I don't often blog on Sunday due to time factors, but today we are going to the Traditional Latin Mass in Columbia, so we don't leave the house til 1:15PM or so.
I picked up "The Story of the Trapp Family Singers" by Maria Augusta Trapp in a 2nd-Hand Catholic bookstore some years ago in Pittsburgh. It was on our shelf growing up, but I never read it. [Note it is somewhat different from the movie it inspired. And in fact out the 312 page book, the movie portion is ended by page 126. And even here Hollywood took liberties.]
"The people living in the country still celebrate Lent as it was understood by the many generations since the beginning of Christianity: by voluntary penance and mortification we should participate in the sufferings of Christ in order to be able to celebrate also the day of Resurrection together with Him. We should die to our old sinful self and rise as a new man. To this end fasting is one of the oldest precepts. In Poland, Italy, some valleys of Austria, and especially the Balkan countries, the fast is most conscientiously observed. One meal a day only, and no animal products: no meat, no fish, no eggs, butter, cheese, or milk.
"Of course, when Easter comes and these goods are back on the table again, the stomachs feast and celebrate together with the souls, sometimes so much so that a doctor is needed. The money which is saved by fasting goes to the poor, and the time which is saved is invested in prayer. Ancient devotions like the Stations of the Cross are much practiced. Pilgrimages are undertaken, and the soul, sobered and helped by the bodily chastisement, finds easier the access to heavenly things."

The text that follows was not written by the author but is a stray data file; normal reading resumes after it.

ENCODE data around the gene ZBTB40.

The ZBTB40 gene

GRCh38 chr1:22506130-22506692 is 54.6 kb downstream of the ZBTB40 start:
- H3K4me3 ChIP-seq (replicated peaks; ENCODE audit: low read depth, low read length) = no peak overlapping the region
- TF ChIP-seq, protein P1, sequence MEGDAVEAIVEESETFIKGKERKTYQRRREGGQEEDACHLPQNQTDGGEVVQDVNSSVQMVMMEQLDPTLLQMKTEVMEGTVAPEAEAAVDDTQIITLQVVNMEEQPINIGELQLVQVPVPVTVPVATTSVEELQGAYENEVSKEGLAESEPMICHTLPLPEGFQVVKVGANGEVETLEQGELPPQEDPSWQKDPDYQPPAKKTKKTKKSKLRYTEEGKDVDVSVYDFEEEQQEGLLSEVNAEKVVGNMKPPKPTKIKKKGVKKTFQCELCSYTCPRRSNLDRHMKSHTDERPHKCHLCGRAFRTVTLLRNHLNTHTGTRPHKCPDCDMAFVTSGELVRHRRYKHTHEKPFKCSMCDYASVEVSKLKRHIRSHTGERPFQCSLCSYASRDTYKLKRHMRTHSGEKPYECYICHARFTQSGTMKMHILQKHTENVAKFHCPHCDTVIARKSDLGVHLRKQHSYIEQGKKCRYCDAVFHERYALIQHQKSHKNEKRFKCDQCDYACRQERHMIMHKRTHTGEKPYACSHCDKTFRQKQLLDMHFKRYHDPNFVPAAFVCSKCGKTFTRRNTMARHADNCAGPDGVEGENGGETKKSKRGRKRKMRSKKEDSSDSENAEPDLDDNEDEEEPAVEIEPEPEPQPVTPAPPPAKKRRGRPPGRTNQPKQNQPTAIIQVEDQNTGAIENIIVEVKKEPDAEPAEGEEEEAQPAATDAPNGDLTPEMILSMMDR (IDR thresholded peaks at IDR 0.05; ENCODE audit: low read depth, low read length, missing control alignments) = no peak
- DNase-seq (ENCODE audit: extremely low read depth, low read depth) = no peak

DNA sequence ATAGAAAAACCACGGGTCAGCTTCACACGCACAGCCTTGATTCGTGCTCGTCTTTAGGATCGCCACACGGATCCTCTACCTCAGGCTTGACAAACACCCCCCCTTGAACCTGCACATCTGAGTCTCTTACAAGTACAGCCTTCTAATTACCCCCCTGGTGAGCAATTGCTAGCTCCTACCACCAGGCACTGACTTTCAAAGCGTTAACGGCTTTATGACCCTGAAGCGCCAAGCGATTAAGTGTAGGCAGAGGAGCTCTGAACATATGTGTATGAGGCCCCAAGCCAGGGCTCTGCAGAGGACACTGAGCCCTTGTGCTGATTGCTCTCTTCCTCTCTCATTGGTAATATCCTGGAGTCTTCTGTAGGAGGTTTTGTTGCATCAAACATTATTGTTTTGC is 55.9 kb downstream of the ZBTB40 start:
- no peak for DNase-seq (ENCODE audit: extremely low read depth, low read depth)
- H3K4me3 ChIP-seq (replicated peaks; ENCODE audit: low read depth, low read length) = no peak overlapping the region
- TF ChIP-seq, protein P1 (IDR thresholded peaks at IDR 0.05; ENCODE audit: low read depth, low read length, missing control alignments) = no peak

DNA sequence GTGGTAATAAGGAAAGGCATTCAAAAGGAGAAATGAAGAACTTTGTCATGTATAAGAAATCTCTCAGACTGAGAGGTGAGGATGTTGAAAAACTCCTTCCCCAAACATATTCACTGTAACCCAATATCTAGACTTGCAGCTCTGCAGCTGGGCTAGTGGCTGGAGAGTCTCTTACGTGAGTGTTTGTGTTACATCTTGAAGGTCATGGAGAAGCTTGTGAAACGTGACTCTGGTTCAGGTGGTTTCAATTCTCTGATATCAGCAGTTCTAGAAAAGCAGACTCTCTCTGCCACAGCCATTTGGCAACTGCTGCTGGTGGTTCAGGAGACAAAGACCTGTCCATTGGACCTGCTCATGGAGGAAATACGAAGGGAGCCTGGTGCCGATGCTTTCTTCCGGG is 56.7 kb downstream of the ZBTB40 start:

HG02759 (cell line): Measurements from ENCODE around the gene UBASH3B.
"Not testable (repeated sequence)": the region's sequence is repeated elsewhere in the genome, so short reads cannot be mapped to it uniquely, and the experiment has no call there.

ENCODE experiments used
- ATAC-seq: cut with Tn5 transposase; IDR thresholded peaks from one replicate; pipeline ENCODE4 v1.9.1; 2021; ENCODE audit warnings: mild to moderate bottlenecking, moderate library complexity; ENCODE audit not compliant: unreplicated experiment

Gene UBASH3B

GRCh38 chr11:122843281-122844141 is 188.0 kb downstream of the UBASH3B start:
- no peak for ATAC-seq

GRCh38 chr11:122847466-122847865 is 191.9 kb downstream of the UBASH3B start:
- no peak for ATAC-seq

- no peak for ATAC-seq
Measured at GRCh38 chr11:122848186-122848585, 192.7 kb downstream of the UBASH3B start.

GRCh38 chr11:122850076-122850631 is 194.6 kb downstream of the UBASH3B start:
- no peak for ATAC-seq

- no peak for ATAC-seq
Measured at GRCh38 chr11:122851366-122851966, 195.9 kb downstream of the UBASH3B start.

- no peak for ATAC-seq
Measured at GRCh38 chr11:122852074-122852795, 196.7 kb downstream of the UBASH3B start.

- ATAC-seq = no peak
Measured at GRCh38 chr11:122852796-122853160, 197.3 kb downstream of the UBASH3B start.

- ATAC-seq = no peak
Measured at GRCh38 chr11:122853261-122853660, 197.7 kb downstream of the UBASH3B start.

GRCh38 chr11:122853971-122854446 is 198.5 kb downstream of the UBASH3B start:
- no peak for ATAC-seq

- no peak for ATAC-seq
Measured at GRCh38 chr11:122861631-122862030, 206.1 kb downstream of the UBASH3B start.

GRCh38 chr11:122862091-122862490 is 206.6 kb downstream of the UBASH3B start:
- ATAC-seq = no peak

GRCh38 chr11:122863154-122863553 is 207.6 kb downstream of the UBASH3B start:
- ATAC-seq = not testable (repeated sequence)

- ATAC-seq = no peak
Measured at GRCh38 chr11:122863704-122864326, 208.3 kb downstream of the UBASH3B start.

"That was the signal for everyone to drop whatever he was doing. We sat closer together and started out. First we sang rounds. You can do that for hours on end, and it is a wonderful schooling for the ear. It leads quite naturally to polyphonic music. The rounds teach you to "mind your own business"; sing your part, never to mind what your neighbor sings.
"After the First World War the Catholic Youth Movement sweeping all over Austria and Germany had done a wonderful job for music. These young people were fed up with glee club stuff, with all that coy, sweetish, unnatural material which was sung everywhere. They wanted genuine music again. They went up and down the countryside, collecting real folk songs and folk tunes, delved into archives and libraries and copied unpublished music of the old masters, the great unknown ones. In mimeographed and hand-copied sheets this music went from town to town and brought about a radical change in musical life within a few short years.
"I was lucky enough, in my student years, to belong to one such group of young ones. Boys and girls didn't "go steady" at that time. We met in large groups of thirty or forty and had the most wonderful time doing things together. A large portion of our free time was spent with music. Out of the enthusiasm of those hours blossomed beautiful settings of the melodies we brought home from our hikes through the mountains, for two, three, four, and five parts, a cappella and with the accompaniment of instruments. There were violins and cellos, French horns, and clarinets, and there was the newest and oldest of them all, the revived recorder, the ancient flute. There we sat together by the hour, singing and playing and enjoying ourselves thoroughly."